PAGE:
You could also mount the partition manually as well. Here is an example mount command:
sudo mount -t ntfs-3g /dev/sdd1 /mnt/craig/ -o rw,uid=craig,gid=users,nodev,noexec,utf8,fmask=0111,dmask=0000

The uid= entry determines the owner; gid= determines the group; fmask determines the permissions of the files; dmask determines the permissions of the directories.

It seems strange that the device node for the ntfs partition is /dev/hda2. A device node such as /dev/sda2 is normal for recent kernels. Which distro and version are you using? If it is years old, you probably want to update to something that has security updates.
 
Old 02-09-2011, 07:48 PM   #4
ellisgeek
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Registered: Feb 2011
Location: The Intertubz
Distribution: Debian 6.0 Squeeze, Ubuntu
Posts: 5

Original Poster
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OOps sorry

Quote:
Originally Posted by jschiwal View Post
Please indicate which Linux distro you are using. Often the "fuse" kernel module needs to be loaded with the "ntfs-3g" package installed to enable rw mounting of drives. A Red Hat RHEL server may not include NTFS support by default, because it wouldn't normally be needed in a Linux server.

In your /etc/fstab entry for this partition, you need may need to use the uid & gid mount options. Because the NTFS filesystem isn't a Linux/Unix native filesystem, the ownership and permissions are set when the filesystem is mounted.

You could also mount the partition manually as well. Here is an example mount command:
sudo mount -t ntfs-3g /dev/sdd1 /mnt/craig/ -o rw,uid=craig,gid=users,nodev,noexec,utf8,fmask=0111,dmask=0000

The uid= entry determines the owner; gid= determines the group; fmask determines the permissions of the files; dmask determines the permissions of the directories.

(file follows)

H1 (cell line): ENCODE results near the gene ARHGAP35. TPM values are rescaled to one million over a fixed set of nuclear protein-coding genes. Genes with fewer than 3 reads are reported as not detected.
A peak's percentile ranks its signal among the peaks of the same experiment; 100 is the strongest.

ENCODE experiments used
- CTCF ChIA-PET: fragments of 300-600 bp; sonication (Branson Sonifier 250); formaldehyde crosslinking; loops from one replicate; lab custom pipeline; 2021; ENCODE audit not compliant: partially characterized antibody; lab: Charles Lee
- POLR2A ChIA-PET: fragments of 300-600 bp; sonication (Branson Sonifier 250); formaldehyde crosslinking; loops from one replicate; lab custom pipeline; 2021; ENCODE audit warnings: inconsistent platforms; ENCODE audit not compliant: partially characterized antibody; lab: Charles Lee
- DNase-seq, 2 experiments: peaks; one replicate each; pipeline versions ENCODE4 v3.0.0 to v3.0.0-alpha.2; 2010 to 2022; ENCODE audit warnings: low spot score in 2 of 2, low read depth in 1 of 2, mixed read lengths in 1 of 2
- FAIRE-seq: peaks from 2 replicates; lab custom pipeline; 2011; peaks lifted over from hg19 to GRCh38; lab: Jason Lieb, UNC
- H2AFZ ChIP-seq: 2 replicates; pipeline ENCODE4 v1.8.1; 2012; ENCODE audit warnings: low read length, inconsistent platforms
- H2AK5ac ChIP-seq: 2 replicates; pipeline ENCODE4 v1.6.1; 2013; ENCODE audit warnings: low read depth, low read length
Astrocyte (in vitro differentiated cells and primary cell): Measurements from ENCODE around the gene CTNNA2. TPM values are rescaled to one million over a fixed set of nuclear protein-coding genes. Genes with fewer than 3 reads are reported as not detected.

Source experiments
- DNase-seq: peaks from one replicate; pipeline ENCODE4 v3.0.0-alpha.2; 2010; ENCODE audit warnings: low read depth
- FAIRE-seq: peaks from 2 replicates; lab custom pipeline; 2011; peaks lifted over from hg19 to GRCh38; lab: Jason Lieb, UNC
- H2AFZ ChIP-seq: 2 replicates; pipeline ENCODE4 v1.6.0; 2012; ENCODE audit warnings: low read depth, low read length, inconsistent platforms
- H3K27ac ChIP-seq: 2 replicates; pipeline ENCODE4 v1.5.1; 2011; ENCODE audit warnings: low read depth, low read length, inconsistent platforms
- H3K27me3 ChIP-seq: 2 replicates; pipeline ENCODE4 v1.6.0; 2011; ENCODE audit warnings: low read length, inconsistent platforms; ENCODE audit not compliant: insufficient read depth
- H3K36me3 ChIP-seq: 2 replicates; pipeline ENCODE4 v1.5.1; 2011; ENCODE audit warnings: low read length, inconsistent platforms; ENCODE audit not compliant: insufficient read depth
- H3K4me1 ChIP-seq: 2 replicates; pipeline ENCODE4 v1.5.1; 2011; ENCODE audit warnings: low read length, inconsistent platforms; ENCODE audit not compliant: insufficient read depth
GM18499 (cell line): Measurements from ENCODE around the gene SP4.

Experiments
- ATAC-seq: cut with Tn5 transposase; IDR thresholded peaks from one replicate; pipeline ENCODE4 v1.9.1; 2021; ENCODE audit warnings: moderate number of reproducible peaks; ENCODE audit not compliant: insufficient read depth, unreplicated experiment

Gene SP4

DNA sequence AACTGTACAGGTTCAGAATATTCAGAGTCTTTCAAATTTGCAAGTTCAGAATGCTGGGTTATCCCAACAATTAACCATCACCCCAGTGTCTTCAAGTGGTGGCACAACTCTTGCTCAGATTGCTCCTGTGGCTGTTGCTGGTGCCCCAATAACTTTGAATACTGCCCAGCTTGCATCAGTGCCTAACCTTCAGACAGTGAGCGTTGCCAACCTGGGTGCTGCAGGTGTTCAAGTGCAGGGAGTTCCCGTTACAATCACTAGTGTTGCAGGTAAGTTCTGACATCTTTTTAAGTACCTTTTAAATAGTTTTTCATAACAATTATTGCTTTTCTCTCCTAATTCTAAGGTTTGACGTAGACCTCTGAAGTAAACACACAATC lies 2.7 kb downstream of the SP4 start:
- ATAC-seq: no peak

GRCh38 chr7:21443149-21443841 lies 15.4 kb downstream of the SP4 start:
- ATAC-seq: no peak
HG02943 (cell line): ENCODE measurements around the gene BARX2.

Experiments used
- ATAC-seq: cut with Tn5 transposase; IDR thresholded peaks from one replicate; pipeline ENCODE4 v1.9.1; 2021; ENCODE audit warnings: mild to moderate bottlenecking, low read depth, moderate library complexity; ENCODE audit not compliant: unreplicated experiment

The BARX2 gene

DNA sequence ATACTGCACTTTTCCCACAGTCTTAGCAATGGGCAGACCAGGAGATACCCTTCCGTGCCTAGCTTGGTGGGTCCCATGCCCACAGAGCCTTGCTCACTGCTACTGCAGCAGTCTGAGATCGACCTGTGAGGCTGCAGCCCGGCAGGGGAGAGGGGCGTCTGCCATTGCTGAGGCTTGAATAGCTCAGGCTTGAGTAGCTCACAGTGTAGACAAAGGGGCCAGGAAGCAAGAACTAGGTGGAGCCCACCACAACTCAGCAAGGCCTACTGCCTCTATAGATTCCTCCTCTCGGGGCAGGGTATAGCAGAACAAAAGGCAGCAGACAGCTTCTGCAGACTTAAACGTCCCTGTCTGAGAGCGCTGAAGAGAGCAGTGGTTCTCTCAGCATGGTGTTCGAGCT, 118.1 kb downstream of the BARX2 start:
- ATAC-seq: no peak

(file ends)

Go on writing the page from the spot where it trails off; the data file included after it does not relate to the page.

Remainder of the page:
It seems strange that the device node for the ntfs partition is /dev/hda2. A device node such as /dev/sda2 is normal for recent kernels. Which distro and version are you using? If it is years old, you probably want to update to something that has security updates.
I am running Debian Squeeze
Kernal: 2.6.32-5-686

Here is the complete output of inxi:

System: Host Debian-Server Kernel 2.6.32-5-686 i686 (32 bit) Distro Debian GNU/Linux 6.0

CPU: Single core Intel Pentium 4 (-UP-) cache 256 KB flags (sse sse2) bmips 3189.74 clocked at 1594.870 MHz

Graphics: Card nVidia NV11 [GeForce2 MX/MX 400] X.org 1.7.7 Res: 80x24 Gfx Data: N/A for root out of X

Audio: Card Intel 82801BA/BAM AC'97 Audio Controller driver Intel ICH at ports e800 ef00 BusID: 00:1f.5
Sound: Advanced Linux Sound Architecture Version 1.0.21

Network: Card-1 Atheros AR5212/AR5213 Multiprotocol MAC/baseband processor driver ath5k v: 0.6.0 BusID: 02:0c.0
Card-2 D-Link System RTL8139 Ethernet driver 8139too v: 0.9.28 at port d800 BusID: 02:0a.0

Disks: HDD Total Size: 360.1GB (1.2% used) 1: /dev/sda ST340016A 40.0GB
2: /dev/sdb WDC_WD3200AAJB 320.1GB

Partition: ID:/ size: 18G used: 3.9G (24%) fs: ext3 ID:swap-1 size: 0.89GB used: 0.00GB (0%) fs: swap

Info: Processes 84 Uptime 4:39 Memory 64.8/502.4MB Runlevel 2

Client Shell inxi 1.4.23

Hope it helps

P.S. i have no /proc/config.gz

Sorry i did mean sd*

Last edited by ellisgeek; 02-09-2011 at 07:51 PM.
 
Old 02-09-2011, 08:17 PM   #5
ellisgeek
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Registered: Feb 2011
Location: The Intertubz
Distribution: Debian 6.0 Squeeze, Ubuntu
Posts: 5

Original Poster
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Thumbs up SOLVED thanks!

SOLVED i bit the bullet and installed NTFS-3g then mounted using:
Code:
mount -t ntfs-3g /dev/sdb1 /mymounts/data-old -o rw,uid=root,gid=root,nodev,noexec,utf8,fmask=0111,dmask=0000
and it works
DEATH TO THE NTFS MONSTER!!!!